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The United States will bring home the staff of its beleaguered embassy in Kuwait if Iraqi leader Saddam Hussein keeps his promise to free all foreign hostages, ending the mission's dramatic defiance of the Iraqi occupation, the State Department said Friday.

Although the Bush administration insisted that the action would not represent a concession, it would amount to tacit compliance with Baghdad's demand for an end to diplomatic representation in the tiny emirate that Iraq now claims as its 19th province.

Coming a day after Saddam ordered the release of thousands of foreign hostages in Iraq and Kuwait, including about 900 Americans, the decision on the U.S. Embassy appears to be another step back from the brink of war in the Persian Gulf.

"We think we've made the political point -- that we believe we had the right to keep it open," White House spokesman Marlin Fitzwater said in Caracas, Venezuela, where President Bush was concluding a South American tour. "The personnel there have performed courageously at great personal sacrifice, and they deserve to get out when the others get out."

At the very least, the withdrawal of U.S. Ambassador W. Nathaniel Howell and his staff would remove a source of friction between Washington and Baghdad and eliminate the possibility that an incident at the embassy might cause a military confrontation.

Just as Saddam has said that he no longer needs hostages to deter attacks on Iraq, the Bush administration insisted it would have no further need to maintain the embassy once the Americans have been released. In effect, both Washington and Baghdad appear to be taking steps long demanded by the other while refusing to characterize them as conciliatory moves.

"With the legitimate government of Kuwait temporarily residing in Taif (Saudi Arabia), the principal function of our embassy in Kuwait City has been to work for the safe release of all Americans in Kuwait," State Department spokeswoman Margaret Tutwiler said.

"If Saddam Hussein follows through on his commitment to let all Americans depart from Kuwait, the embassy will have fulfilled its major remaining task," she said. "Thus, we expect that Ambassador Howell and his staff would depart after all Americans have departed."

Ms. Tutwiler insisted that the embassy technically will remain open, awaiting the return of the emir and his exiled government. But she said that no U.S. government employees would remain on the premises to keep the doors open or the flag flying.

Bush did not comment on the embassy situation, but Fitzwater cautioned against reading too much into the decision.

"Allowing the embassy staff to leave is the right thing to do," he said. "But it doesn't have greater political meaning. . . . The fact is there are no deals. We are not changing that policy in any way. I'm assured by all our people there is no quid pro quo."

Despite the conciliatory appearance of the hostage release and embassy decision, one senior White House official, speaking on the condition of anonymity, said that the proper assessment of their combined effect on the prospects for war "can go either way."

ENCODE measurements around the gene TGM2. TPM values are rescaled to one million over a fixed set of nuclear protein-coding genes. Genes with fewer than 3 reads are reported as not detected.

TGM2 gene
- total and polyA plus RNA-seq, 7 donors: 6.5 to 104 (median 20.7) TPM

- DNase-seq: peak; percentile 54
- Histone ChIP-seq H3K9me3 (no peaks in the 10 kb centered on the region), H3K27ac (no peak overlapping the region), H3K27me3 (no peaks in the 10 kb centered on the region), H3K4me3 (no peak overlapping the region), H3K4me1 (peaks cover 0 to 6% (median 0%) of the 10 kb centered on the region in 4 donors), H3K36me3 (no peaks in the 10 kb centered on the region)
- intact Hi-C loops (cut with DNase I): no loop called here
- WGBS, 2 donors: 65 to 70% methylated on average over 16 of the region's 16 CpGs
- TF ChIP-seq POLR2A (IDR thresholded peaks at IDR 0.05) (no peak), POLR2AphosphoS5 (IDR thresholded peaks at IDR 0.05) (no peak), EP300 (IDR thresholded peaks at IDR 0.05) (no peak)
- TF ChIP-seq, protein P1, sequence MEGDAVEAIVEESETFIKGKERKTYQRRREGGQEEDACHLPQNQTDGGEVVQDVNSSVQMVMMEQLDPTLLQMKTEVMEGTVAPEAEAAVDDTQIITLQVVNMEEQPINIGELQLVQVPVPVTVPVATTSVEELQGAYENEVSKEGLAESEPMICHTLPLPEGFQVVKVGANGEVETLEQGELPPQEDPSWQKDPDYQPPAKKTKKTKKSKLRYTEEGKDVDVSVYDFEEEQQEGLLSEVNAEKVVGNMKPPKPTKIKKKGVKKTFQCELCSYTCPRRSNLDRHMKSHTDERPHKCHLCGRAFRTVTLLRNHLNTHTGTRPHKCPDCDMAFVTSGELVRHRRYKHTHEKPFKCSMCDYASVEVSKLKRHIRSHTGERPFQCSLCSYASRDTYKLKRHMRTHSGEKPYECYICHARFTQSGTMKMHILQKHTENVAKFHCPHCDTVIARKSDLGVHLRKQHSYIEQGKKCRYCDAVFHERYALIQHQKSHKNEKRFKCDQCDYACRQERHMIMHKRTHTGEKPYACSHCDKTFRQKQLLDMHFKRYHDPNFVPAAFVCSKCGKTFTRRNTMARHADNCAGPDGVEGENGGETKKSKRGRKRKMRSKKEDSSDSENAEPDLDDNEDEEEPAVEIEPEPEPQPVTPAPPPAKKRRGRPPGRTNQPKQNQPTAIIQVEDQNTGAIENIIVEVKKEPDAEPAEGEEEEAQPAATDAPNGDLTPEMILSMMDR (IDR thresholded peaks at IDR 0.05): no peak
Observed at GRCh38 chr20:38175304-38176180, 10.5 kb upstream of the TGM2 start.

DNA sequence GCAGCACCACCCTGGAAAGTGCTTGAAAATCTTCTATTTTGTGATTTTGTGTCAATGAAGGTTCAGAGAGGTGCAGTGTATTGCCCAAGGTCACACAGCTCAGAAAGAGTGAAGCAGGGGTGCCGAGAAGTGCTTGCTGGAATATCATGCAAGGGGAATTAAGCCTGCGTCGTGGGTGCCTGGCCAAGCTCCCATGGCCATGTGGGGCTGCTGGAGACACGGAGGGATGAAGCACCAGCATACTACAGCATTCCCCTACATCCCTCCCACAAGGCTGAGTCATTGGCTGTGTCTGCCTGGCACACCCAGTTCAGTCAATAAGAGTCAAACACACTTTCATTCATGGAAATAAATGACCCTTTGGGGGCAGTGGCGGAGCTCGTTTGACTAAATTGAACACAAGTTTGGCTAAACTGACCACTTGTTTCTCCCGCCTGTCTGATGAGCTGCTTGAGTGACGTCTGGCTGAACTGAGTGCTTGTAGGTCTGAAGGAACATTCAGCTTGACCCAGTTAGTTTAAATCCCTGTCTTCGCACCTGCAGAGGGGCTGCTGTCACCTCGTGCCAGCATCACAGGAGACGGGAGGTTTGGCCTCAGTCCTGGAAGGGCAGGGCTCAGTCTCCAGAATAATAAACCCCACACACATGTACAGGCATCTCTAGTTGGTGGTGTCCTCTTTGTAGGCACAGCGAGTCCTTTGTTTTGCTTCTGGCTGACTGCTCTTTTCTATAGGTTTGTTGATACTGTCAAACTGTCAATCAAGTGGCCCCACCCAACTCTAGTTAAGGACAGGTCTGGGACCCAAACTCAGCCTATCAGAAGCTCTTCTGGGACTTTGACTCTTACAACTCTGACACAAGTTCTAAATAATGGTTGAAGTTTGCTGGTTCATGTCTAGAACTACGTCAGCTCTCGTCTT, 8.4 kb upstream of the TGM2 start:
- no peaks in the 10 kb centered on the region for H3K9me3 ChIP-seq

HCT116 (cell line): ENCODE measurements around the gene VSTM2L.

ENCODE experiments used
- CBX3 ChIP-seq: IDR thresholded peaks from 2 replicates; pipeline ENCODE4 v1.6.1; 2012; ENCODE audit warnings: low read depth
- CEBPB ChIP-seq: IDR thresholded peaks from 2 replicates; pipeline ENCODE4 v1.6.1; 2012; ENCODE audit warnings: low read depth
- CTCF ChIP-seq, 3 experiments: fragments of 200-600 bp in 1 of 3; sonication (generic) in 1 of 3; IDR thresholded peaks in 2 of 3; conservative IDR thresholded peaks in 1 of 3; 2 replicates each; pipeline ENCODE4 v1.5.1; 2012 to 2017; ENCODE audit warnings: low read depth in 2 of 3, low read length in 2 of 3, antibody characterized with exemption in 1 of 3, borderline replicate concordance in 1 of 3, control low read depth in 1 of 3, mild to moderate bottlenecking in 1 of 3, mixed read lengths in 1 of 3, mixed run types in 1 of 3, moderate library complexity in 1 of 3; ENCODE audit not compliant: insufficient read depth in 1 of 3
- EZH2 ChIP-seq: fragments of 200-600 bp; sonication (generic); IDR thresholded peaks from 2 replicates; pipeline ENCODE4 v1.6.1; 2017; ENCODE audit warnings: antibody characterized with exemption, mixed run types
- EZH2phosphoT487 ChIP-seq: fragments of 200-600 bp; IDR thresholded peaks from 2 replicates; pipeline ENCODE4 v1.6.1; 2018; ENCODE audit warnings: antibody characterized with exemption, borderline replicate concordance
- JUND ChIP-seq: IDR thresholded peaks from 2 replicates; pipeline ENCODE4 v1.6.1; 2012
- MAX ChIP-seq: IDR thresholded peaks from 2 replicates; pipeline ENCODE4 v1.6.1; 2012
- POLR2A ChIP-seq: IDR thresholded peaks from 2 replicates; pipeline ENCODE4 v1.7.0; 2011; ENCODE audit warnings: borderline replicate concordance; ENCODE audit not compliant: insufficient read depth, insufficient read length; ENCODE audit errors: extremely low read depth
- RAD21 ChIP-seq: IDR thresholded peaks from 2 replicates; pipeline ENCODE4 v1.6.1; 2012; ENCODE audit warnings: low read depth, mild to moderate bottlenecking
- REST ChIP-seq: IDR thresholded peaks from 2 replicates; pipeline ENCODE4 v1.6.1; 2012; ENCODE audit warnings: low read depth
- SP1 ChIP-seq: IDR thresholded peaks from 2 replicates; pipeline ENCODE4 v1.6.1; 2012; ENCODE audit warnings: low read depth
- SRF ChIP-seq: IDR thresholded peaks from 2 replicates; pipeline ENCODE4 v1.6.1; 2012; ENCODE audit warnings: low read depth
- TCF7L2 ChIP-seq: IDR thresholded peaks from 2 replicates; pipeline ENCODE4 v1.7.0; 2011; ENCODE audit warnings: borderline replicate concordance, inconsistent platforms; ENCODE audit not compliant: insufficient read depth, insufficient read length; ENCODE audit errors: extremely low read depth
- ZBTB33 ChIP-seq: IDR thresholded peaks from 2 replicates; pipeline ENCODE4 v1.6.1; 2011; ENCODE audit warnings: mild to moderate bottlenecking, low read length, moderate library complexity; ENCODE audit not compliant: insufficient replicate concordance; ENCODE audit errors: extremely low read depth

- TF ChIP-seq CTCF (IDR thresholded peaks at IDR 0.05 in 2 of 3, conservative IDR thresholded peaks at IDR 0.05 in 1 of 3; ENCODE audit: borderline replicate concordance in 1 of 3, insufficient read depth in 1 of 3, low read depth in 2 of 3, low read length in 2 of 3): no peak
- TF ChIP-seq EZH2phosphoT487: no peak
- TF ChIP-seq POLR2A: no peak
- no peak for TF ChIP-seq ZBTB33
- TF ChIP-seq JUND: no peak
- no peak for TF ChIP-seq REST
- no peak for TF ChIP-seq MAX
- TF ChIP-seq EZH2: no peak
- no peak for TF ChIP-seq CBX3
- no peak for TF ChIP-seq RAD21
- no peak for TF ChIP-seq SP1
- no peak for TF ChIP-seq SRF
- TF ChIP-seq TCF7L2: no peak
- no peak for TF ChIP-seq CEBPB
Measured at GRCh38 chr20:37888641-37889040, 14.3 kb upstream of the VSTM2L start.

The absence of American hostages and diplomats, however, clearly would remove a complicating factor from any decision to launch an attack.

"Our purpose is to maintain a steadfast course," the White House official said. "No change in our policy. No change in our attitude."

Iraq ordered all embassies in Kuwait to close Aug. 24, asserting that Kuwait had been annexed to Iraq and no longer existed as an independent country. At the time, the United States, Austria, Great Britain, Denmark, Finland, France, Italy, Spain, Sweden, the Soviet Union and Germany vowed to defy the order.

The day after the deadline passed, Iraqi occupation authorities surrounded the embassies with troops, preventing diplomatic personnel from entering or leaving and cutting off water and electricity. Eventually, all Western nations except the United States and Britain abandoned their missions.

Ms. Tutwiler said that the Iraqi government has said that it will announce today the conditions under which the foreigners will be released. She said that Joseph Wilson IV, the U.S. charge d'affairs in Baghdad, had urged Iraqi officials to waive most formalities, permitting Americans and other foreigners to go directly to the airport and board a flight out.

The U.S. government said that it would charter Iraqi Airlines planes to carry Americans to Amman, Jordan. If Iraqi planes are not available, Ms. Tutwiler said, other aircraft would be provided.

Ms. Tutwiler said the State Department was arranging for Iraqi Foreign Minister Tariq Aziz's visit, probably Dec. 17. But a date for his meeting with Bush won't be set until Iraq sets the date for a subsequent meeting between Secretary of State James A. Baker III and Saddam in Baghdad, she said. She declined to explain why the administration was setting such a condition.

Interviewed by ABC Television's "Nightline" program, the Iraqi foreign minister said of the diplomats in Kuwait, "If they leave, they will be given all the guarantees they are asking for. The building would be secure. . . . We take the responsibility for that, you see."

As for Americans who have been in hiding, "They can appear, and leave," Aziz said.

He said Iraq still was considering the State Department's proposal that Baker's visit to Baghdad should take place Dec. 20, 21 or 22, or else Jan. 3.

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